Zamco, once it has taken over the loan, applies various resolution techniques to maximise recovery on these loans.

This is the point where the borrowers come in, or in other words, engagement with borrowers commences.

As part of resolution of the NPLs, Zamco assists those distressed companies with prospects for turn-around by restructuring their debts through for example reduction of interest rates and extension of the loan repayment period thus reducing the immediate interest burden of the companies.

Other resolution methods include; debt to equity conversion, debt asset swap, negotiated settlement at a discount, schemes of arrangements to restructure loans, disposal of NPL to investors, foreclosure through forced sale of collateral and liquidations among others.

The point being that Zamco pursues what it deems to be the best yet patient route to recover the debts owed.

Debts are not written off or forgiven because they are now at Zamco.

All things failing, Zamco remains with the option to take the necessary legal action to recover loans through foreclosures.

By statute Zamco is a special purpose vehicle (SPV) with a specified shelf life of 10 years, meaning that by 2025 Zamco will wind up its operations.

This is the common procedure on all public asset management companies and is meant to prevent moral hazard in the banking sector.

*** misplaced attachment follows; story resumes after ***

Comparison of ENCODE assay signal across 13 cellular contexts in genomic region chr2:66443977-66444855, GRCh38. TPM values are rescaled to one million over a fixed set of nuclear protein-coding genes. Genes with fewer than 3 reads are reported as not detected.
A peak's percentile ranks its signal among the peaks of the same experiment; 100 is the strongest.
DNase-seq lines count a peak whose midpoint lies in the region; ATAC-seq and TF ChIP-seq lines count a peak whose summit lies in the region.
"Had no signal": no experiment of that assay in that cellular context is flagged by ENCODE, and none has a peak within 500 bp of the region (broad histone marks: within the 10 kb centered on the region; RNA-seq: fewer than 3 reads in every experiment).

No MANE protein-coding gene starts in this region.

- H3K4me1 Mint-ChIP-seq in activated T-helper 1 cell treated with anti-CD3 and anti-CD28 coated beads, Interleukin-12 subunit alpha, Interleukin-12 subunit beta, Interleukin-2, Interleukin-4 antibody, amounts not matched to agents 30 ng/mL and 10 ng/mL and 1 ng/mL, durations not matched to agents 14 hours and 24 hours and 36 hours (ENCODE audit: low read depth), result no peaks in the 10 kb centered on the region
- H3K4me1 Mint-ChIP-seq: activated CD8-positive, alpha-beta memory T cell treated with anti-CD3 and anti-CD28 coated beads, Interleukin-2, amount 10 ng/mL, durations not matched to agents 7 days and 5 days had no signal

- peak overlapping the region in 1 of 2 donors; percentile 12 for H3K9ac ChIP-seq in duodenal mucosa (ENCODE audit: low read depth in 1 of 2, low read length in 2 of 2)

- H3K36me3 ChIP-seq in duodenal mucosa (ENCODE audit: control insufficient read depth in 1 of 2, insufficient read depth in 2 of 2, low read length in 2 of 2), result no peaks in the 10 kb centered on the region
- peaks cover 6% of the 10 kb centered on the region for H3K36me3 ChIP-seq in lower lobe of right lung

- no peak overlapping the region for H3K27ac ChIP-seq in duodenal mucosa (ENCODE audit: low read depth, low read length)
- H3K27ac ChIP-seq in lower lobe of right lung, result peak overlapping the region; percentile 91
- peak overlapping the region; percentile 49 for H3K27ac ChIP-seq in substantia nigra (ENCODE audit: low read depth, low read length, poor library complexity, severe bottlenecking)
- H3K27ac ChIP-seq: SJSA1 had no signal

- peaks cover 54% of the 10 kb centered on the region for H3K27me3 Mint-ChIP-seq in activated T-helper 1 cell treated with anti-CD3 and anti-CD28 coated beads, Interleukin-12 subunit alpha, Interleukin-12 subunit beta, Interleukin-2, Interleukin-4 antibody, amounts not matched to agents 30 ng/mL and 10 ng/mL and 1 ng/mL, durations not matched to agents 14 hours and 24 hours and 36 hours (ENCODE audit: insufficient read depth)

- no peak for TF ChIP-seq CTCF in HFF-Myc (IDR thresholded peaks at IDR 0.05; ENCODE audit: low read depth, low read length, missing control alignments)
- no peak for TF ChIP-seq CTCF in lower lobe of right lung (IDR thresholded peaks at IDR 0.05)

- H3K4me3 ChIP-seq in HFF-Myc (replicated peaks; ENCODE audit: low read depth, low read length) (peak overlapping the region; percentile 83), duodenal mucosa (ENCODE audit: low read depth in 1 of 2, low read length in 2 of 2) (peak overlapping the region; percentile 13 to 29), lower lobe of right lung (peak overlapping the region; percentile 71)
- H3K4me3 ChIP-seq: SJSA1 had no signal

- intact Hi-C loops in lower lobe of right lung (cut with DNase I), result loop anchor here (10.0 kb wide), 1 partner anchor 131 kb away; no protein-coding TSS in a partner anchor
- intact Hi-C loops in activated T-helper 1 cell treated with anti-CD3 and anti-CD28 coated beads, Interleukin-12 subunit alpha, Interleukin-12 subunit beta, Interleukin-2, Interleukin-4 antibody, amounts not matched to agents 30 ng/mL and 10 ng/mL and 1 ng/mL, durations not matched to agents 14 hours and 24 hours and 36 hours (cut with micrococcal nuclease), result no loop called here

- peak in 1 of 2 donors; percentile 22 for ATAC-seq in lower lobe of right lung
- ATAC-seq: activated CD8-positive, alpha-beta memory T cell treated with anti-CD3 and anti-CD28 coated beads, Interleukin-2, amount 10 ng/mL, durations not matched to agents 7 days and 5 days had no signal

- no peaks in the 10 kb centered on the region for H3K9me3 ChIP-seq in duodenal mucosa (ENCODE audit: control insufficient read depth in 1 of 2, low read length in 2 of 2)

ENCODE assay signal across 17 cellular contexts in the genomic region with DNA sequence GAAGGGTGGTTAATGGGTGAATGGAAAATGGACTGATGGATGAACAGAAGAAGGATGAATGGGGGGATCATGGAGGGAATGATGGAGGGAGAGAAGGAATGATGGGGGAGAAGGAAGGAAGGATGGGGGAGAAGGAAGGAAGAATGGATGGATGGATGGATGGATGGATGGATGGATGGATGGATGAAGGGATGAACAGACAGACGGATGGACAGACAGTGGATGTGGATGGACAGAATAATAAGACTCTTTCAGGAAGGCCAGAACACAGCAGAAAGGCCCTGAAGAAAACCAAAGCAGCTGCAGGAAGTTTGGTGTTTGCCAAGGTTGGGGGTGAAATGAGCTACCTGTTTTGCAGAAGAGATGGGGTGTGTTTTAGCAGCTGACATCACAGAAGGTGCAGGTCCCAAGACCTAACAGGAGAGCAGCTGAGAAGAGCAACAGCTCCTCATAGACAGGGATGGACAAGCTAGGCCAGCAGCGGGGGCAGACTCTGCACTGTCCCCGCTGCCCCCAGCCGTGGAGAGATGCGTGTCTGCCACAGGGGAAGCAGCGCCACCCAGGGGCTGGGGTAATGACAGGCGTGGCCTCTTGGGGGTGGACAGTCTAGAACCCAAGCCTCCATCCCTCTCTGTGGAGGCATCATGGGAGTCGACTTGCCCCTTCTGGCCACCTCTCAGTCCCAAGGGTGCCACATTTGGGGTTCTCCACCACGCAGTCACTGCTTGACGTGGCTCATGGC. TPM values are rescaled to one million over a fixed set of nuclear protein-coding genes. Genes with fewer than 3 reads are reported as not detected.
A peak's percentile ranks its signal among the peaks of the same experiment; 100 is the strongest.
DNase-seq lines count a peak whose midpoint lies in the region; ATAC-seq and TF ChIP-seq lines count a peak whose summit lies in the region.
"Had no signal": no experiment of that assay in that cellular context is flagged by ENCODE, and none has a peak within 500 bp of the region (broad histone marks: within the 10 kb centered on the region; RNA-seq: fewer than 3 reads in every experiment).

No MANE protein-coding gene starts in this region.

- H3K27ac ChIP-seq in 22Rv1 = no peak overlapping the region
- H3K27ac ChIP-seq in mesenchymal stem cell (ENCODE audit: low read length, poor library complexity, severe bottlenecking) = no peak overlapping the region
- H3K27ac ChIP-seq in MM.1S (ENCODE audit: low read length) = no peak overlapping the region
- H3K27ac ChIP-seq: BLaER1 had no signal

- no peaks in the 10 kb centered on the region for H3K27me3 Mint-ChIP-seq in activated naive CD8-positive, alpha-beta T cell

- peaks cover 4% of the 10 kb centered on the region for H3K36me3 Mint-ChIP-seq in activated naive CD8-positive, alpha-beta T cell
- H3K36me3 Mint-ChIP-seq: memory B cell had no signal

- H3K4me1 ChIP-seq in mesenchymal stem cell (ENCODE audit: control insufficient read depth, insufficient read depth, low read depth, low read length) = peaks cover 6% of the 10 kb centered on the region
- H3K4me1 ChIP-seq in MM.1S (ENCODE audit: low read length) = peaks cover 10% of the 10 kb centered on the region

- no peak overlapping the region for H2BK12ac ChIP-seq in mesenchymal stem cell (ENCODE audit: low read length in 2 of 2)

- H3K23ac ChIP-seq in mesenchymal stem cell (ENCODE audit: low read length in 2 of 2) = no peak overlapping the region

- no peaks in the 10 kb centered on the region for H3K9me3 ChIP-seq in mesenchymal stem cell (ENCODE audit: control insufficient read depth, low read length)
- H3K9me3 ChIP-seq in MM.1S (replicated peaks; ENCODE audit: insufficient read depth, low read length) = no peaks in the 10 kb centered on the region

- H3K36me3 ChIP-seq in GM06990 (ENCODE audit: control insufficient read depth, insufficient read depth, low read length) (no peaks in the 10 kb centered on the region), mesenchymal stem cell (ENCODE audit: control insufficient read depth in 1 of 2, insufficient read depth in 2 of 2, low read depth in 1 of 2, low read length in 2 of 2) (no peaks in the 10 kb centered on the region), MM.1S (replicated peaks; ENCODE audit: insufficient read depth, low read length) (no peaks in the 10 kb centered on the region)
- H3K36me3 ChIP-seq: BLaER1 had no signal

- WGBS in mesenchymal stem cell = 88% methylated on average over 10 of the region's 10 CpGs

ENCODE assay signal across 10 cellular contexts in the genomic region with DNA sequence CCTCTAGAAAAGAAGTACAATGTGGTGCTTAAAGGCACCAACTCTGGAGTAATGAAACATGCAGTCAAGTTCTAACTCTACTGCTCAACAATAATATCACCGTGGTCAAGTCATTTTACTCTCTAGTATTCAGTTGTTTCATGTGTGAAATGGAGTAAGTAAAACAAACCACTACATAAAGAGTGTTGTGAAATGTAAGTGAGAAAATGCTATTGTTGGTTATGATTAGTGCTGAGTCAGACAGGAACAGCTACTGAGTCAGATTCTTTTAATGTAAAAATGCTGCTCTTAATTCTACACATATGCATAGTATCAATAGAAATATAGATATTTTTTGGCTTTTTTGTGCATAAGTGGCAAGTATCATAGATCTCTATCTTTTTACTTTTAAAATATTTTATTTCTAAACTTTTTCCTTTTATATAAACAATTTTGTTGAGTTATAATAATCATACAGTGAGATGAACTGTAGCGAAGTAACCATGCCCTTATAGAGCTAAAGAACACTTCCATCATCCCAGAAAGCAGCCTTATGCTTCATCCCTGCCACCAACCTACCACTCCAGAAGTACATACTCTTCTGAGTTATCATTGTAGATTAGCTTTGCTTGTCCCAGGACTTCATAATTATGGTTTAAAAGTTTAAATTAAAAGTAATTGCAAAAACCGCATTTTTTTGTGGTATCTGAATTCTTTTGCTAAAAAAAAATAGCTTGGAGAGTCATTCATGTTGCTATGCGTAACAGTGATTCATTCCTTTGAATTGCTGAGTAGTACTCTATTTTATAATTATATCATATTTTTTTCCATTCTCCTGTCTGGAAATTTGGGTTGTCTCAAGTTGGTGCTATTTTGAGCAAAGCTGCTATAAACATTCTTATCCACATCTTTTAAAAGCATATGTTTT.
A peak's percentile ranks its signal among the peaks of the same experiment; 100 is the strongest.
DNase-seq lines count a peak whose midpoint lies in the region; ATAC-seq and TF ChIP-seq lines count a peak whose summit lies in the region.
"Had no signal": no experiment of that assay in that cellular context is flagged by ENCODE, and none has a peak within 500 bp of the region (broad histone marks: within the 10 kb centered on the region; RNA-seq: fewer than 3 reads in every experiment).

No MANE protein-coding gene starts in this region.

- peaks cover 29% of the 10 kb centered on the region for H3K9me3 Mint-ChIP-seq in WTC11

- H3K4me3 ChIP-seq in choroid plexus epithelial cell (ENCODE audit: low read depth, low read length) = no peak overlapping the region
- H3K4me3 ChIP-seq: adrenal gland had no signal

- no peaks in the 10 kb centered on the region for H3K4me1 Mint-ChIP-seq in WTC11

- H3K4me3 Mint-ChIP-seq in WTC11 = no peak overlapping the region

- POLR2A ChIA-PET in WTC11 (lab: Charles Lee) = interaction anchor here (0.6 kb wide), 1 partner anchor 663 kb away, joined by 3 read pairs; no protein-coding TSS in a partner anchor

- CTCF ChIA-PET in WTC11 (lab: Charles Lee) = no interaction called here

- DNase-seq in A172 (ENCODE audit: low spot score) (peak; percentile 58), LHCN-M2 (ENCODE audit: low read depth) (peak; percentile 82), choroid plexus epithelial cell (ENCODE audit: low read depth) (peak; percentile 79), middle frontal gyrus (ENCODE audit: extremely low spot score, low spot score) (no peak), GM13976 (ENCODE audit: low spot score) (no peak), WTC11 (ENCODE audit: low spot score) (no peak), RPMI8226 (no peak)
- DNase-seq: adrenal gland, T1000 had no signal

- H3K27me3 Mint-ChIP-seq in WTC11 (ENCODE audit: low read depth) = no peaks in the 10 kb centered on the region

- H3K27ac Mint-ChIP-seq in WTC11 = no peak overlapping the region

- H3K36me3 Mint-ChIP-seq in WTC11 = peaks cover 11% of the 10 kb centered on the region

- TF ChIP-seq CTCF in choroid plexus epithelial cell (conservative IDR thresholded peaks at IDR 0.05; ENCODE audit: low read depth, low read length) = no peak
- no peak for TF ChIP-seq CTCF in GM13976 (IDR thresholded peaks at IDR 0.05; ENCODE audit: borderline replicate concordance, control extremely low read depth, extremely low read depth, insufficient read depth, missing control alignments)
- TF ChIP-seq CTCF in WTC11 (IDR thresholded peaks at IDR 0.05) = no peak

We are now four years away from the expiry of the life of Zamco and  it was recently announced that Zamco has now fully repaid the $1.2bn loan it received from government to acquire NPLs from banks.

Latest bank statistics show that the NPL ratio to total loans remained low at .55% as at June 30 2021.

Clearly Zamco has achieved its mandate. I do remember there was lots of acrimony where it was claimed that Zamco was merely there to forgive and pass on bad debt of selected politicians onto the taxpayer.

The facts are that NPLs were loans granted by banks in their normal course of business and were not part of some grand scheme by the RBZ or the government to write-off debts of some politicians.

It must be noted that a number of banks which closed during the period 2003 to 2005 were partly as a result of high exposure to NPLs, particularly insider loans.

By taking over NPLs from the banking sector, Zamco therefore prevented the calamity which happened in 2003 -2005 from recurring.

Clearly compared to other countries Zamco has performed very well above average and can indeed be called a success.

It was Mark Twain who said “get your facts first, then you can distort them as you please!”

  • Vince Musewe is an independent economist and you can contact him on vtmusewe@gmail.com
  • These weekly articles are coordinated by Lovemore Kadenge, an independent consultant, past president of the Zimbabwe Economics Society and past president of the Institute of Chartered Secretaries & Administrators in Zimbabwe. Email: kadenge.zes@gmail.com and Mobile No. +263 772 382 852